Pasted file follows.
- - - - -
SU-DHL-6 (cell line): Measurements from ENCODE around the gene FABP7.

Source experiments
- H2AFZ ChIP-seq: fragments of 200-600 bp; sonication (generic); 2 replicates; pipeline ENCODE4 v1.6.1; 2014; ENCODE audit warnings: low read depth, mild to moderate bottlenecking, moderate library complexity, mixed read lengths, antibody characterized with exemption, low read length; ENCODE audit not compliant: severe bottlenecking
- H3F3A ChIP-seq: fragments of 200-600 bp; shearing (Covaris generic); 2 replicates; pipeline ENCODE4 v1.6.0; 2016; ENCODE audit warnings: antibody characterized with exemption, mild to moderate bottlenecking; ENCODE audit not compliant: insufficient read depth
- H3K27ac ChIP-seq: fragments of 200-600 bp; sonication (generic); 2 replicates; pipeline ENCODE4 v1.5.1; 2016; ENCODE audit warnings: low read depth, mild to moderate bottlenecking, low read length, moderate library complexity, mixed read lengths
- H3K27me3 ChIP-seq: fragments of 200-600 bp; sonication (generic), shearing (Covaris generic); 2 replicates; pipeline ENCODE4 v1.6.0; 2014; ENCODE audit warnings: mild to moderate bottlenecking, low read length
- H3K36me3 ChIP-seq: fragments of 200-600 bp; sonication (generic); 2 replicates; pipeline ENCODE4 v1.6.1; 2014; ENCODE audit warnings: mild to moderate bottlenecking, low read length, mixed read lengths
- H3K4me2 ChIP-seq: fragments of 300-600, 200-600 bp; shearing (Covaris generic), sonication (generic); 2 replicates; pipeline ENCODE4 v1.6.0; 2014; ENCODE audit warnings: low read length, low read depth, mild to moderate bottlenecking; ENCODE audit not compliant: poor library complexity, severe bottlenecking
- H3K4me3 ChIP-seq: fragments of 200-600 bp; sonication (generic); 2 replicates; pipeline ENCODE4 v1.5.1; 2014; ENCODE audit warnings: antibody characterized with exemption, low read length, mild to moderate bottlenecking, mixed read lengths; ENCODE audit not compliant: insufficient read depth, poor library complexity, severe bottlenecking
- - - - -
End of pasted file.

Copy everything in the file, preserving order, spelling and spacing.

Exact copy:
SU-DHL-6 (cell line): Measurements from ENCODE around the gene FABP7.

Source experiments
- H2AFZ ChIP-seq: fragments of 200-600 bp; sonication (generic); 2 replicates; pipeline ENCODE4 v1.6.1; 2014; ENCODE audit warnings: low read depth, mild to moderate bottlenecking, moderate library complexity, mixed read lengths, antibody characterized with exemption, low read length; ENCODE audit not compliant: severe bottlenecking
- H3F3A ChIP-seq: fragments of 200-600 bp; shearing (Covaris generic); 2 replicates; pipeline ENCODE4 v1.6.0; 2016; ENCODE audit warnings: antibody characterized with exemption, mild to moderate bottlenecking; ENCODE audit not compliant: insufficient read depth
- H3K27ac ChIP-seq: fragments of 200-600 bp; sonication (generic); 2 replicates; pipeline ENCODE4 v1.5.1; 2016; ENCODE audit warnings: low read depth, mild to moderate bottlenecking, low read length, moderate library complexity, mixed read lengths
- H3K27me3 ChIP-seq: fragments of 200-600 bp; sonication (generic), shearing (Covaris generic); 2 replicates; pipeline ENCODE4 v1.6.0; 2014; ENCODE audit warnings: mild to moderate bottlenecking, low read length
- H3K36me3 ChIP-seq: fragments of 200-600 bp; sonication (generic); 2 replicates; pipeline ENCODE4 v1.6.1; 2014; ENCODE audit warnings: mild to moderate bottlenecking, low read length, mixed read lengths
- H3K4me2 ChIP-seq: fragments of 300-600, 200-600 bp; shearing (Covaris generic), sonication (generic); 2 replicates; pipeline ENCODE4 v1.6.0; 2014; ENCODE audit warnings: low read length, low read depth, mild to moderate bottlenecking; ENCODE audit not compliant: poor library complexity, severe bottlenecking
- H3K4me3 ChIP-seq: fragments of 200-600 bp; sonication (generic); 2 replicates; pipeline ENCODE4 v1.5.1; 2014; ENCODE audit warnings: antibody characterized with exemption, low read length, mild to moderate bottlenecking, mixed read lengths; ENCODE audit not compliant: insufficient read depth, poor library complexity, severe bottlenecking